The billion-pound sale of Glasgow, Aberdeen and Southampton airports by Heathrow Airport Holdings represents a final tidying up of the odd state of ownership of the trio.
The three were originally lumped in, along with Edinburgh and the big three London airports, under the British Airports Authority. It was privatised in the late 1980s. BAA, as the company became, was recently obliged by the competition authorities to sell Gatwick, Stansted and Edinburgh. That left BAA with Heathrow, the most valuable airport in the world, plus Glasgow, Aberdeen and Southampton.
Two years ago the company changed its name to Heathrow Airport Holdings, which rather showed some disdain for the other three - and indicated it was intent on becoming a one-airport company. Which it now is.
If the examples of Edinburgh, Stansted and Gatwick are followed, all three newly sold airports will both get an injection of enthusiasm and investment. Cosmetically you can expect a “de-BAAing” to take place, with that familiar yellow-on-black lettering binned, but more importantly the passenger experience should improve - and the number of flights will also rise as the airports aggressively go after business. Edinburgh has made great strides since it was bought by Global Infrastructure Partners, with new long-haul links from Chicago, Philadelphia and Doha.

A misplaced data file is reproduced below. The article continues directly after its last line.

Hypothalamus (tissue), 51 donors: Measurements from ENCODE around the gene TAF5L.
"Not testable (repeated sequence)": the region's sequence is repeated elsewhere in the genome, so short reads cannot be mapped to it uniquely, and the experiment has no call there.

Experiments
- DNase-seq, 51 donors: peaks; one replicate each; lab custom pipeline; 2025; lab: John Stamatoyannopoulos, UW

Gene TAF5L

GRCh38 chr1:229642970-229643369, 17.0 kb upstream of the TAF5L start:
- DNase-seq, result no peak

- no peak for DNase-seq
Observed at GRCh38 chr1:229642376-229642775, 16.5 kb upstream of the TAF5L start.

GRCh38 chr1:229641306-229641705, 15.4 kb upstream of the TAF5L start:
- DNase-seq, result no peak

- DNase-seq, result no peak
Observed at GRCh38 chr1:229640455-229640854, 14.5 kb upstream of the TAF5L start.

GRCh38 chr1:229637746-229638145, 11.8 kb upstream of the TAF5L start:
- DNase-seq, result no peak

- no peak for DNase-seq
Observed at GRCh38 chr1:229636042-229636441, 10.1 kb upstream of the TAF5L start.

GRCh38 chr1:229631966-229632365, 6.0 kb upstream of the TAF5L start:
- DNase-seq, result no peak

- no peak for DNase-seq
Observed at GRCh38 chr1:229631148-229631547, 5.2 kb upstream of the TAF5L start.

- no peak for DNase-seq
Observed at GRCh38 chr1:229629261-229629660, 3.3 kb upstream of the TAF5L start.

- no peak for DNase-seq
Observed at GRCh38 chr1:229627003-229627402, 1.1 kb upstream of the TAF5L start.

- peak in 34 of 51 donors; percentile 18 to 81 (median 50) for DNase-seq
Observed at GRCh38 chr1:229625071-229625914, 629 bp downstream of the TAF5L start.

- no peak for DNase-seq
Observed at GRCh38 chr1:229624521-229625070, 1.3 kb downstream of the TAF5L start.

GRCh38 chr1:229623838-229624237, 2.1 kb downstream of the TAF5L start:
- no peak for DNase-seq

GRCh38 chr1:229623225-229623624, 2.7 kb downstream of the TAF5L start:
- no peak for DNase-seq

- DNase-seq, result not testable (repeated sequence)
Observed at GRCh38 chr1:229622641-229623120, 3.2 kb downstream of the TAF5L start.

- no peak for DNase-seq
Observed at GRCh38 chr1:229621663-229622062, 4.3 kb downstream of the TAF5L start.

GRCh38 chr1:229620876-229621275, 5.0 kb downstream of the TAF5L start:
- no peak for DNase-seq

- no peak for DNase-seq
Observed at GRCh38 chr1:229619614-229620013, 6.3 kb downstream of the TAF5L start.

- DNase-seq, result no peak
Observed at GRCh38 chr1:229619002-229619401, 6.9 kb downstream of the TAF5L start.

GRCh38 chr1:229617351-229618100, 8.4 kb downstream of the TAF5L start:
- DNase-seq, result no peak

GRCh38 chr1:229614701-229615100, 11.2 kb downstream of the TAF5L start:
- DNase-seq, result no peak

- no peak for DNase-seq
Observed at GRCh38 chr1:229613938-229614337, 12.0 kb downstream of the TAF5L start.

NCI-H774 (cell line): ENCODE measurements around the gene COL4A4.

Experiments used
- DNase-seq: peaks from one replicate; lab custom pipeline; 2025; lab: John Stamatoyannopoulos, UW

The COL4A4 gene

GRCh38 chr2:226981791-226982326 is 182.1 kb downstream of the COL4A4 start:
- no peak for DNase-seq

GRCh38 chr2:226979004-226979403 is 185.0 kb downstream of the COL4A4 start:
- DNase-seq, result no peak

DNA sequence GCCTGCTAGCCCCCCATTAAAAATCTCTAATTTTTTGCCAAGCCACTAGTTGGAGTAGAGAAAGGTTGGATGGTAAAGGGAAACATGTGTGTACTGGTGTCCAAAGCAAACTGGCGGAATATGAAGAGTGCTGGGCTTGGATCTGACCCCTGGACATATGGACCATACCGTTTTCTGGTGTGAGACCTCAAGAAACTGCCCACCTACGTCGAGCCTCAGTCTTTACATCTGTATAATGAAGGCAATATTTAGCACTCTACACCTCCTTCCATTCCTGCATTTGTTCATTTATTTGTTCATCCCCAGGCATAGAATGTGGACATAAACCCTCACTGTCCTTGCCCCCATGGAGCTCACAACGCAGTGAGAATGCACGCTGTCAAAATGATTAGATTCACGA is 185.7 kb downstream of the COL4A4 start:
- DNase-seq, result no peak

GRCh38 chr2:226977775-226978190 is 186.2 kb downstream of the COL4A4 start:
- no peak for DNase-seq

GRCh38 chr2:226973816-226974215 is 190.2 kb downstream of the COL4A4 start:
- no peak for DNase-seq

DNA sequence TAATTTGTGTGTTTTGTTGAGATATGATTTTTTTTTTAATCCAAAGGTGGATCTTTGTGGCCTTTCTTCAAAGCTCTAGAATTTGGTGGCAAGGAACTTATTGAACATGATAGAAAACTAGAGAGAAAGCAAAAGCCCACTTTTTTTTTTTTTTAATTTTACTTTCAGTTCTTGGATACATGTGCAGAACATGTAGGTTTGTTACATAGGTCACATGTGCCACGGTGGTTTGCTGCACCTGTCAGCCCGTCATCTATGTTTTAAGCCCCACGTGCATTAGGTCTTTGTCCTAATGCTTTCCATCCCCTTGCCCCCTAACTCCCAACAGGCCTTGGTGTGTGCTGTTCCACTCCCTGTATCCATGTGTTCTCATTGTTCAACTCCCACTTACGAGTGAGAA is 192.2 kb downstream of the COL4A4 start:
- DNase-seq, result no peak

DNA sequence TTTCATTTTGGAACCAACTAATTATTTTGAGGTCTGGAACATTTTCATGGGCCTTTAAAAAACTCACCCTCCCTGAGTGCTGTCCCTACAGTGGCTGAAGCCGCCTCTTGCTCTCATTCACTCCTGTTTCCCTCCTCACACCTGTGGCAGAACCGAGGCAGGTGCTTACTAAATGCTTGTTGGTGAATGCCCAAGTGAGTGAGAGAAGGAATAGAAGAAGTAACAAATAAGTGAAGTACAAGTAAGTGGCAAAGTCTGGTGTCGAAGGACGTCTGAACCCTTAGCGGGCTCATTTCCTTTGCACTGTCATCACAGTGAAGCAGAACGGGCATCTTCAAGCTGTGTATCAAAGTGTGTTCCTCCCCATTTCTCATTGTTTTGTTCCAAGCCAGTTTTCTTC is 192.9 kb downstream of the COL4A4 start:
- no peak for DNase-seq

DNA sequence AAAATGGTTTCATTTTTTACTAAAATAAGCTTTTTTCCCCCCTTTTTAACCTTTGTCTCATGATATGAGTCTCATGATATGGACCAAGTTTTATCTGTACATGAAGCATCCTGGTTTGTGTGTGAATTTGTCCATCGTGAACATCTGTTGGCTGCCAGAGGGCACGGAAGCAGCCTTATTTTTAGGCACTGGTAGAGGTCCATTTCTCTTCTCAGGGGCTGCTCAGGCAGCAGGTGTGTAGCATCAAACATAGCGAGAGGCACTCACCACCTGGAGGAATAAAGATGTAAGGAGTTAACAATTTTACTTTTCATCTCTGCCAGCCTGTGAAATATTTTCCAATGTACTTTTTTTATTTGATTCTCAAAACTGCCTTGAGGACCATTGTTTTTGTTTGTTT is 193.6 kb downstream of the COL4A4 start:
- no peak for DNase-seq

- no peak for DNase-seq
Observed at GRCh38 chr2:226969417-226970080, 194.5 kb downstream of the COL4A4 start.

The airports are of very different scale and competitive situations. Southampton handles an average of 5,000 passengers a day, and has strong competition from the UK’s giant airports, Gatwick and Heathrow, as well as nearby Bournemouth. Aberdeen handles 10,000 a day. It has a flourishing North Sea oil business, and is dominant in north-east Scotland - with six times as many passengers as Inverness. Glasgow is the only one of the three in the top 10 of the UK's airports, with 20,000 passengers a day. It has Prestwick down the road, and Edinburgh only 40 miles east. The new shareholders will be keen to make up some ground on Edinburgh, because since the capital’s airport was sold off it has attracted record numbers of flights and passengers. The move comes at the end of a week in which another British airport, Blackpool, closed because of what the owners described as chronic unprofitability. Earlier this year, Manston in Kent closed because of poor financial performance.Reuse content